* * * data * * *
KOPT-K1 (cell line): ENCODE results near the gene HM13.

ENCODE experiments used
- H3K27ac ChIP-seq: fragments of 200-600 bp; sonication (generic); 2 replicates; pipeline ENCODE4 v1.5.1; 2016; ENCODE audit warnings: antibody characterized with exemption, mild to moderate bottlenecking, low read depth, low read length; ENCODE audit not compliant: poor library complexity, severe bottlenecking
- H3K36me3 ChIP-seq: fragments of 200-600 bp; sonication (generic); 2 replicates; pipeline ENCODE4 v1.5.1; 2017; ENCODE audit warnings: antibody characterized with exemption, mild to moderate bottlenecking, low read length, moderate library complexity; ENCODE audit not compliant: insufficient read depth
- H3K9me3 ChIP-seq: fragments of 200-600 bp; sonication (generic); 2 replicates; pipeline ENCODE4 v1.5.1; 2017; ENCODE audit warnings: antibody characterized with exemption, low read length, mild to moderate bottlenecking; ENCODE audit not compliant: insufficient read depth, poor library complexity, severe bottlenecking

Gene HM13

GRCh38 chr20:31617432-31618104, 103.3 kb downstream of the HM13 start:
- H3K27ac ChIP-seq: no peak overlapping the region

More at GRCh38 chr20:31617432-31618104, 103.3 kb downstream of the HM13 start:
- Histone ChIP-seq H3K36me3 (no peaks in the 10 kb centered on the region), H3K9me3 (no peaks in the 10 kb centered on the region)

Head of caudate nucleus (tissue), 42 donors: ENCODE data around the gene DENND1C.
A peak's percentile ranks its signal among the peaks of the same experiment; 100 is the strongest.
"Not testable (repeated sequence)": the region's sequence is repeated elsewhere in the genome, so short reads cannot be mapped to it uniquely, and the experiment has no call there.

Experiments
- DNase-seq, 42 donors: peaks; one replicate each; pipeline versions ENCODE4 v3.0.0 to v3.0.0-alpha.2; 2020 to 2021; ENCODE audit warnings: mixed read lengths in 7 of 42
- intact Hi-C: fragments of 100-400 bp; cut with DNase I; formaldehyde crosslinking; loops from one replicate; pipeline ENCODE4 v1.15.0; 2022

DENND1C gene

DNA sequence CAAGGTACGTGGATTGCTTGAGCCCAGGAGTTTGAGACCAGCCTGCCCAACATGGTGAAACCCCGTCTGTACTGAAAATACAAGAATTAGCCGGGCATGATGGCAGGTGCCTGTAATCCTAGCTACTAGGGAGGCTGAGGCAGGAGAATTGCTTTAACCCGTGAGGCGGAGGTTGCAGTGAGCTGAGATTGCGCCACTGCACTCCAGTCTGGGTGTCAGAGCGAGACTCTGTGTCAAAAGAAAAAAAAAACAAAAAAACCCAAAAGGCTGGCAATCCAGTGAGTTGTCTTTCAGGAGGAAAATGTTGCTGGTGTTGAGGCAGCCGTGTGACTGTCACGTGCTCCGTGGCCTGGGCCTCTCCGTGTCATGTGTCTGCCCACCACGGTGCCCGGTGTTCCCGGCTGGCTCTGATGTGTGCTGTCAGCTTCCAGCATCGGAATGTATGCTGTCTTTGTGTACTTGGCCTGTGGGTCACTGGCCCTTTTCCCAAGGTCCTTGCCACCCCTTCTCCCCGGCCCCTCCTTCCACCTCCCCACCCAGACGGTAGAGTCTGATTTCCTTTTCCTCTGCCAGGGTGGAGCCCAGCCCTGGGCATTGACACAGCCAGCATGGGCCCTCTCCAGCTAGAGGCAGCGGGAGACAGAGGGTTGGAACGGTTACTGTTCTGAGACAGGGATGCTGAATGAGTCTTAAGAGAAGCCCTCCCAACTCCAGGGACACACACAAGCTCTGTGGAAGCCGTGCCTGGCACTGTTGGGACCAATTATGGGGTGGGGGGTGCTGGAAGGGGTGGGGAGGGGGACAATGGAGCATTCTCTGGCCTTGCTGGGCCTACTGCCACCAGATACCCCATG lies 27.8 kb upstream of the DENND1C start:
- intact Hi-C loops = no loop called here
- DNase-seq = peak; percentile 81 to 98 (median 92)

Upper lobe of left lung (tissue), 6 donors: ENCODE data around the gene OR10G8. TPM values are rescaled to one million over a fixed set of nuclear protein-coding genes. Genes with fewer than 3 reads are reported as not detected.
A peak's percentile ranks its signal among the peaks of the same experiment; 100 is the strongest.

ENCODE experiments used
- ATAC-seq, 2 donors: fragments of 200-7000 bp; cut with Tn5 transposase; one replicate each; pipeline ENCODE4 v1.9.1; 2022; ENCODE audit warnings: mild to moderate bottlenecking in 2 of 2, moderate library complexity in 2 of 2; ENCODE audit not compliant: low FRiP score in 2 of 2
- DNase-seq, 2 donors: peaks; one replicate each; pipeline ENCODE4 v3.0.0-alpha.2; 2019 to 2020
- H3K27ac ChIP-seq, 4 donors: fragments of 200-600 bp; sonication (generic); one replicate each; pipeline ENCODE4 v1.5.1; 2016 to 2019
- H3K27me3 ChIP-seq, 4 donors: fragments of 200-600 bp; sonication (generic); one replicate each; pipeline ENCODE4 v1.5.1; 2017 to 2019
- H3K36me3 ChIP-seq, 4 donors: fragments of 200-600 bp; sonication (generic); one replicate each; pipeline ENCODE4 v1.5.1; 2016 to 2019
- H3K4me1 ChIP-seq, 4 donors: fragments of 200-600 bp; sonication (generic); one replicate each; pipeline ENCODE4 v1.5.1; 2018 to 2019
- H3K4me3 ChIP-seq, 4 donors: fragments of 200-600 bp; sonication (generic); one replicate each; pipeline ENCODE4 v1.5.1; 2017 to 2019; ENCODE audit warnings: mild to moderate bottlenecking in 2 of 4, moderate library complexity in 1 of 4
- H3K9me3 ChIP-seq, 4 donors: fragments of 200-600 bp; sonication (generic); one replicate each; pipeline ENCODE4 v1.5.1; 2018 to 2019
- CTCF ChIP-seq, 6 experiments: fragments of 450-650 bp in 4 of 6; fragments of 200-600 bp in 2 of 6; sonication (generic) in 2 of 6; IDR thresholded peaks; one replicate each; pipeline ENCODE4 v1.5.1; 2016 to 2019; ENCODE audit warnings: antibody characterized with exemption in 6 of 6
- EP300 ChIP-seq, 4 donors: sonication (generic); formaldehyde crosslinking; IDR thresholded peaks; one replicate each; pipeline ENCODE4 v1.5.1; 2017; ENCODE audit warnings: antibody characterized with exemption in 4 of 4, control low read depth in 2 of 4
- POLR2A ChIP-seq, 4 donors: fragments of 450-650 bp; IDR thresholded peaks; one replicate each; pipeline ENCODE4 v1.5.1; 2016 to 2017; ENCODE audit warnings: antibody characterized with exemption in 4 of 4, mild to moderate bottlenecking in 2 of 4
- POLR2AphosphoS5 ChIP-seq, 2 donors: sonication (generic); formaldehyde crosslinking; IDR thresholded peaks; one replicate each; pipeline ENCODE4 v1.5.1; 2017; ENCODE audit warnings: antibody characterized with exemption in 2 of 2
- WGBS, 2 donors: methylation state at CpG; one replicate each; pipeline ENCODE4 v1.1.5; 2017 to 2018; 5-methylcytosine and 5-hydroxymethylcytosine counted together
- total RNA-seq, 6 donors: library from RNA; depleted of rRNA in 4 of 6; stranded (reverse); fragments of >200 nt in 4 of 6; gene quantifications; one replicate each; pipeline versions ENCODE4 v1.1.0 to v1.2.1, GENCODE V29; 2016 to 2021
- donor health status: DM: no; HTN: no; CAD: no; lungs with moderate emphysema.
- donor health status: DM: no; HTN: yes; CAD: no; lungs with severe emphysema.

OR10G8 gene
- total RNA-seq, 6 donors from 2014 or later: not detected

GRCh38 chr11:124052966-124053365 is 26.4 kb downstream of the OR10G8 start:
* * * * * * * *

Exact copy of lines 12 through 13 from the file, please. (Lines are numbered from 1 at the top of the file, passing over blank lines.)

A peak's percentile ranks its signal among the peaks of the same experiment; 100 is the strongest.
"Not testable (repeated sequence)": the region's sequence is repeated elsewhere in the genome, so short reads cannot be mapped to it uniquely, and the experiment has no call there.